- "The people's feelings and thoughts must become the guerrilla's feelings and thoughts and the guerrilla's feelings and thoughts must become the people's feelings and thoughts."
Result: "Guerrillas become indistinguishable from the people while government becomes isolated from the people."
Now remove the word guerrilla and replace it with the word leader. Seems awfully close to me to be the ideal of leadership. To become one with those we lead. To immerse ourselves in their experience to the point that who is in charge becomes less important than the mission we are collectively conducting. To become indistinguishable by any formal system from those we lead. The mission is the only thing. Who accomplishes it, who directs it, and who leads it become secondary concerns to getting it done.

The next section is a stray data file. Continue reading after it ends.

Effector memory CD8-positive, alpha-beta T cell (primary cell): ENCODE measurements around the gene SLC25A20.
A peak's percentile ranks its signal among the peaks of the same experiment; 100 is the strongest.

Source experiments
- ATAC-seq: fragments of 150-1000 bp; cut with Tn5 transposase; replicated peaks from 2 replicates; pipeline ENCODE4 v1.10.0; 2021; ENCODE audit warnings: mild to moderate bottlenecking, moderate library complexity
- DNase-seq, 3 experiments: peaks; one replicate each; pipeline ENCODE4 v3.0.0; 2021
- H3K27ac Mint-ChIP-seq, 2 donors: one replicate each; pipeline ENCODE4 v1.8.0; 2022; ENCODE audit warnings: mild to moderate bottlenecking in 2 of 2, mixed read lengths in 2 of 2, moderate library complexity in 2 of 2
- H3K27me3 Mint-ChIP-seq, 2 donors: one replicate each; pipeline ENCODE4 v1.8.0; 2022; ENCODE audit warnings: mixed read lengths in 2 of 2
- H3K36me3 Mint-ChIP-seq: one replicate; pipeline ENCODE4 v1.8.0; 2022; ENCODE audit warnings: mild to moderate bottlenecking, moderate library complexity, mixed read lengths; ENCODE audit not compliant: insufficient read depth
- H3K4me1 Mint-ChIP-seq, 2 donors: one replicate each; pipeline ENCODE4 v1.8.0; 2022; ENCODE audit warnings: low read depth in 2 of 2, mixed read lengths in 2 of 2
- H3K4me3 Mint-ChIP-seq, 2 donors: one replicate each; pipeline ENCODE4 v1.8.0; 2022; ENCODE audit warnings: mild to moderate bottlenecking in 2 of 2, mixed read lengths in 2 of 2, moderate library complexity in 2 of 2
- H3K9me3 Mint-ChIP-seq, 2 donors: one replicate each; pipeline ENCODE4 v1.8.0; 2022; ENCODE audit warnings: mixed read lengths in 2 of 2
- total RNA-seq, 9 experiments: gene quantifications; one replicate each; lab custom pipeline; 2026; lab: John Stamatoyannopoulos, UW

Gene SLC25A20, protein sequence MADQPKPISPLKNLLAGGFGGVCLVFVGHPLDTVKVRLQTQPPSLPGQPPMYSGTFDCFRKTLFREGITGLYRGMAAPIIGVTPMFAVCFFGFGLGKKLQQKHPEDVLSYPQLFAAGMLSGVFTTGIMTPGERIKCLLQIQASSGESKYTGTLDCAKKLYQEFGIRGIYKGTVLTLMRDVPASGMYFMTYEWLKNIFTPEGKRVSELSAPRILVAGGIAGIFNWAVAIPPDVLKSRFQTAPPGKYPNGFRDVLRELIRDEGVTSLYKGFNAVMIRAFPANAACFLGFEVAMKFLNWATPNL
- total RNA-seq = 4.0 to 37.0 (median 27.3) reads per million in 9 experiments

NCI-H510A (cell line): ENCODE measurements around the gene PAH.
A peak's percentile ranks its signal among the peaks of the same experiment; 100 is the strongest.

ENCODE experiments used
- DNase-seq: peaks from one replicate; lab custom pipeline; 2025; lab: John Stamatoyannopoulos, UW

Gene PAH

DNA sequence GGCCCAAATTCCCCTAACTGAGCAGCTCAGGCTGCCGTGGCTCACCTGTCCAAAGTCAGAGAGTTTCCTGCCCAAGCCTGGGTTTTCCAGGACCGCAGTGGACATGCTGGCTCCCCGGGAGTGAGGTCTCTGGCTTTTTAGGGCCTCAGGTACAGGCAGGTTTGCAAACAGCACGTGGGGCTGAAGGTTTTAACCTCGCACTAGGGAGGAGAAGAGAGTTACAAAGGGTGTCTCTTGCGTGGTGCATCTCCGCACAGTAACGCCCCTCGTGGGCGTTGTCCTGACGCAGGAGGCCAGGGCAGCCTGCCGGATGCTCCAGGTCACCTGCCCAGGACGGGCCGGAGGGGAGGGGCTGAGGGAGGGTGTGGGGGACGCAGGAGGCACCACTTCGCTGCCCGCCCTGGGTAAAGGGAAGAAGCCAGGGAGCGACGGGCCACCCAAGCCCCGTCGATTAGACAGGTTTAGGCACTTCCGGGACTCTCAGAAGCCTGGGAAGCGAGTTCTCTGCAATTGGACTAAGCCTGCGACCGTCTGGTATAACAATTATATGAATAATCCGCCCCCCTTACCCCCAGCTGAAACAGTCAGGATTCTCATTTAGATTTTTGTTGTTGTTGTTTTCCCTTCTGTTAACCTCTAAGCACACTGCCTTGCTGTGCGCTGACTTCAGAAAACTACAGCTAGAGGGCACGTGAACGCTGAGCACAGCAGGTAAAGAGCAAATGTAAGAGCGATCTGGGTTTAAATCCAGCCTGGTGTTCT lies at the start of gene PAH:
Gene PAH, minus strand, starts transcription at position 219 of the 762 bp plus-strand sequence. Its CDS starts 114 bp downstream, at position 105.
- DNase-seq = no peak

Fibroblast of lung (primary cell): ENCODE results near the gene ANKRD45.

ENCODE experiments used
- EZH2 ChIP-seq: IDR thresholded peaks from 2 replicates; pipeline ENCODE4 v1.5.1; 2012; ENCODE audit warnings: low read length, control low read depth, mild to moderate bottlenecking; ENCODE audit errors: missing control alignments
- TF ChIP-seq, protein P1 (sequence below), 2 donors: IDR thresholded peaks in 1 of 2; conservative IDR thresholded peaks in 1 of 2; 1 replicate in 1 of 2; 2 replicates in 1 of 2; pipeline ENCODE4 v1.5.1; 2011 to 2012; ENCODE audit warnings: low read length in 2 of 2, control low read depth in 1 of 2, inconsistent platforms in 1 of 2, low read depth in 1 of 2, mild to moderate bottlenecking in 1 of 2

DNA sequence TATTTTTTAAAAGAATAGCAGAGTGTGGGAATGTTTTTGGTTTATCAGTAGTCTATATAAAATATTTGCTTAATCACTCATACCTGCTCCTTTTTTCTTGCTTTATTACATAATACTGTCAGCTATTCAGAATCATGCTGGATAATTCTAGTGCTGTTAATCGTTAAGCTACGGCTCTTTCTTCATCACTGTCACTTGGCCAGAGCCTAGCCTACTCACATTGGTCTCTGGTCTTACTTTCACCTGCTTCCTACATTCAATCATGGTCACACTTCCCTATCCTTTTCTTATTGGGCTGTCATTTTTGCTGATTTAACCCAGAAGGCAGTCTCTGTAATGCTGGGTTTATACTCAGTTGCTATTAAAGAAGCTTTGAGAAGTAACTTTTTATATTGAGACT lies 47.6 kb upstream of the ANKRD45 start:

With regard to yesterday's anniversary of the crimes committed by members of my platoon, the aftermath of that tragic event has sent me down a path that has fundamentally changed the way I view leadership both practically and theoretically. My concept of what leadership is has changed and as a result of that how I exercise leadership has changed as well. I have become less directive and less sure of the outcome. I have gained a much greater respect and awareness for unfolding circumstances that can affect the mission. I spend a lot more time painting the picture and a lot less proscribing the steps. In many ways, I feel as if I have become much more adaptable and much more attuned - especially to those non-quantifiable things like perspective, and emotion. I no longer ascribe to the notion that everyone can be treated the same. Each individual must be treated as a unique set of understandings and interpretations. The key to successful leadership is find out how and why others view their world the way they do and then working with that understanding to accomplish a common mission.